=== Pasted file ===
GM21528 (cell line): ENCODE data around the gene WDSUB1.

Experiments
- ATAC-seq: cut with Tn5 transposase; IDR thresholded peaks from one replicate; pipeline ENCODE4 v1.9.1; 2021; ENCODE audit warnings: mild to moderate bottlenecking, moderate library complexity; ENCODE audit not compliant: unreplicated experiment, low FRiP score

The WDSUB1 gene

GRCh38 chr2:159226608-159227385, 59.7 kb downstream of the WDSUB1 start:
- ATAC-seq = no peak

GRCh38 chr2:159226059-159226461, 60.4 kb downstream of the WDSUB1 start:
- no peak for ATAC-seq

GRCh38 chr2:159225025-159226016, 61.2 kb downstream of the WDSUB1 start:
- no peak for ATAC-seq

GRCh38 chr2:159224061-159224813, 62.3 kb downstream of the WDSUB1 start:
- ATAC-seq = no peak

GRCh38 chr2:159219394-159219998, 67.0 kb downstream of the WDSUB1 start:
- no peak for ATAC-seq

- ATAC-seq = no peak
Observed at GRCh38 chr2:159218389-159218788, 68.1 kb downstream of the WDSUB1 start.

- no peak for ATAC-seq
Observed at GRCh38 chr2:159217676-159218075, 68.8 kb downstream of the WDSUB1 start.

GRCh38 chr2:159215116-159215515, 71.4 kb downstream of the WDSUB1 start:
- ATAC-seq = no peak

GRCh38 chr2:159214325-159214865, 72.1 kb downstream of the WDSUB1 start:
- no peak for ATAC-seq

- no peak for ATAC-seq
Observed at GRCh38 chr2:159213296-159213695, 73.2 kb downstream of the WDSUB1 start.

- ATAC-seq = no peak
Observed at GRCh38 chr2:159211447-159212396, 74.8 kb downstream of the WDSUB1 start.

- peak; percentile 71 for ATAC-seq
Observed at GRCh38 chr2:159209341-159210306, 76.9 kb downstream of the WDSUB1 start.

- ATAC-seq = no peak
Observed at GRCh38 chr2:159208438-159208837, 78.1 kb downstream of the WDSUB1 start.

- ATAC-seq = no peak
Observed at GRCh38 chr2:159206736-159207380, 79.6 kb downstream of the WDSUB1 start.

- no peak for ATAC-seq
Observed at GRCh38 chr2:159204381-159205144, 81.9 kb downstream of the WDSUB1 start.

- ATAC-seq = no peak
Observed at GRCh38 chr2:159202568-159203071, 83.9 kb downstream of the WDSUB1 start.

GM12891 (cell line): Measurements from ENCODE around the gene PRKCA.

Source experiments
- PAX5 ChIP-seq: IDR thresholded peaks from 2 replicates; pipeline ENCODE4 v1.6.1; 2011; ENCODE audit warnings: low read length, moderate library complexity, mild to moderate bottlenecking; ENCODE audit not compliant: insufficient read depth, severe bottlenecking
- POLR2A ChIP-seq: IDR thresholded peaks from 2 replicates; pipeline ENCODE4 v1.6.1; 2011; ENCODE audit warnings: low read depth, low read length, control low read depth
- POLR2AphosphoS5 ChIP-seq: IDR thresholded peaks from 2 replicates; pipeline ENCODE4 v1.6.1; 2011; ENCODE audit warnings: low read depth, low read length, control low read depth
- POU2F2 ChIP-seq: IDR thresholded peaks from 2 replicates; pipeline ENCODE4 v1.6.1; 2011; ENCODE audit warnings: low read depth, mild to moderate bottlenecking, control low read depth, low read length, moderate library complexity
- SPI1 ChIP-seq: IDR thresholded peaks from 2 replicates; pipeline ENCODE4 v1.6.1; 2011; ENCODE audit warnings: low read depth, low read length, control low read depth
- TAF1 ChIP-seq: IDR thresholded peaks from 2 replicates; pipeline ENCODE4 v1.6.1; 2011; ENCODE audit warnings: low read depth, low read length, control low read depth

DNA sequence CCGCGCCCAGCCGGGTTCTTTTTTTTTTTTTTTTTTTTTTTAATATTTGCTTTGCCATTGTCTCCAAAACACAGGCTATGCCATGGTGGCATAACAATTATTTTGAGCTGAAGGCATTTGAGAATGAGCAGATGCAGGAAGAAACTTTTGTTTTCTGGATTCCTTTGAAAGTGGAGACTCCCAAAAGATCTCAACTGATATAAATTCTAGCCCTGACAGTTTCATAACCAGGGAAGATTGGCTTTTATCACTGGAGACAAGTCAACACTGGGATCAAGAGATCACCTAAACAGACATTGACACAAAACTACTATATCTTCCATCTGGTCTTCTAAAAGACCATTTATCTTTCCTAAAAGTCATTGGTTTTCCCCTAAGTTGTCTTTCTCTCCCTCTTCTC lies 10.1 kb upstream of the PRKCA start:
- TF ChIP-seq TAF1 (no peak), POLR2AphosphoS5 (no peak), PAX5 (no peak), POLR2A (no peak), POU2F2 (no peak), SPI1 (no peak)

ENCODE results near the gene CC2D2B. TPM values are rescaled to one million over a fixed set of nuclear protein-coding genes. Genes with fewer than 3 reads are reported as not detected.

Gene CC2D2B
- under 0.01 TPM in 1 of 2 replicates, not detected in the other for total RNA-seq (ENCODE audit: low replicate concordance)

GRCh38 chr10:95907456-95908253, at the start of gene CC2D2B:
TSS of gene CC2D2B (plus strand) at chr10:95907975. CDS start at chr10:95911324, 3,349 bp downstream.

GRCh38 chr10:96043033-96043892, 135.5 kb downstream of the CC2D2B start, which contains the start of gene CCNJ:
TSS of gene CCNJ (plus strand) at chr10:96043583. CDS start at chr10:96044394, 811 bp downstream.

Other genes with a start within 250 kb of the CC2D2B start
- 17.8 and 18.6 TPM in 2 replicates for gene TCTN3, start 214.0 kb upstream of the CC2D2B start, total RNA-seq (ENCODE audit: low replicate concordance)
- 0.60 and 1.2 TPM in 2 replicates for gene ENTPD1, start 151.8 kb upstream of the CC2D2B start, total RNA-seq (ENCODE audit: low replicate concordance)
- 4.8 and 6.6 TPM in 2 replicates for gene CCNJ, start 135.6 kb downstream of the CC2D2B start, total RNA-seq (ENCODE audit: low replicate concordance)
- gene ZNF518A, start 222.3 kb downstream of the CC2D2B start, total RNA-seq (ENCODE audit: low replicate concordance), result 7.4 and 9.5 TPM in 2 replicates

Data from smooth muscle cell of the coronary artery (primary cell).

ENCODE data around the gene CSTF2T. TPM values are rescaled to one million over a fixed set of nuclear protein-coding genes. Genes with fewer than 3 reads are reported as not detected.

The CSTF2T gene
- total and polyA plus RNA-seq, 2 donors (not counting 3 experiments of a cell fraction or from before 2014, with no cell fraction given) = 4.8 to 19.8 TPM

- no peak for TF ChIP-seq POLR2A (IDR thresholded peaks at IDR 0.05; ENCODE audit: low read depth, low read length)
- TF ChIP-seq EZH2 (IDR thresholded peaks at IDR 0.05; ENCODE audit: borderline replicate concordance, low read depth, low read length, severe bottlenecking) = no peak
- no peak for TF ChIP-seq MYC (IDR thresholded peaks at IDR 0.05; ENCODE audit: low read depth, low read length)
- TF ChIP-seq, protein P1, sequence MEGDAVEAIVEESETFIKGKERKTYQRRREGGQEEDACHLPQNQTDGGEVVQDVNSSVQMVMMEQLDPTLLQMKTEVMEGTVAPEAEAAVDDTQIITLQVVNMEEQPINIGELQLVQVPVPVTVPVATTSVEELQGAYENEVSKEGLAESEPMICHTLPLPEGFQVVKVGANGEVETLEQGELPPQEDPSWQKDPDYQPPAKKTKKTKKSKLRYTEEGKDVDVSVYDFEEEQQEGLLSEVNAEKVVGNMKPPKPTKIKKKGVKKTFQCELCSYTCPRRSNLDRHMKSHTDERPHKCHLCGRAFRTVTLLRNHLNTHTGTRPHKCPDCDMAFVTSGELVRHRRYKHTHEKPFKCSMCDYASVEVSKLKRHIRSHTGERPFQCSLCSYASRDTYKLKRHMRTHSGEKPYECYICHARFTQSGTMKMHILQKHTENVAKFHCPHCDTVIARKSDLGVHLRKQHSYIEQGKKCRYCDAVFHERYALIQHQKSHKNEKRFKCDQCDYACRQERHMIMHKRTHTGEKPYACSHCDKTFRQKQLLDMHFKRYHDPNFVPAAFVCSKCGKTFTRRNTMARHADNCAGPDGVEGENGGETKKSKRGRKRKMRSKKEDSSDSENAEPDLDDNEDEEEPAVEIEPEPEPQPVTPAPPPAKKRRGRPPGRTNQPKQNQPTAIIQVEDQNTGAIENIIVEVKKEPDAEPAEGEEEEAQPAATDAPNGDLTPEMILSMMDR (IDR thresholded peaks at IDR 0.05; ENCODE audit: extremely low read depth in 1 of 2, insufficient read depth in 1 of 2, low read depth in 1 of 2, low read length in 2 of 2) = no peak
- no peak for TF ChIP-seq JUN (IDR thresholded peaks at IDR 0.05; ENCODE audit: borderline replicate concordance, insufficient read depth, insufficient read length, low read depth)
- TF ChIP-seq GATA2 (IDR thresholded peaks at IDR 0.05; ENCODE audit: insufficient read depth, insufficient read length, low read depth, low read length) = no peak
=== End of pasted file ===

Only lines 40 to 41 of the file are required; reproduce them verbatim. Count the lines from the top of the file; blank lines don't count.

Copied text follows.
- POLR2A ChIP-seq: IDR thresholded peaks from 2 replicates; pipeline ENCODE4 v1.6.1; 2011; ENCODE audit warnings: low read depth, low read length, control low read depth
- POLR2AphosphoS5 ChIP-seq: IDR thresholded peaks from 2 replicates; pipeline ENCODE4 v1.6.1; 2011; ENCODE audit warnings: low read depth, low read length, control low read depth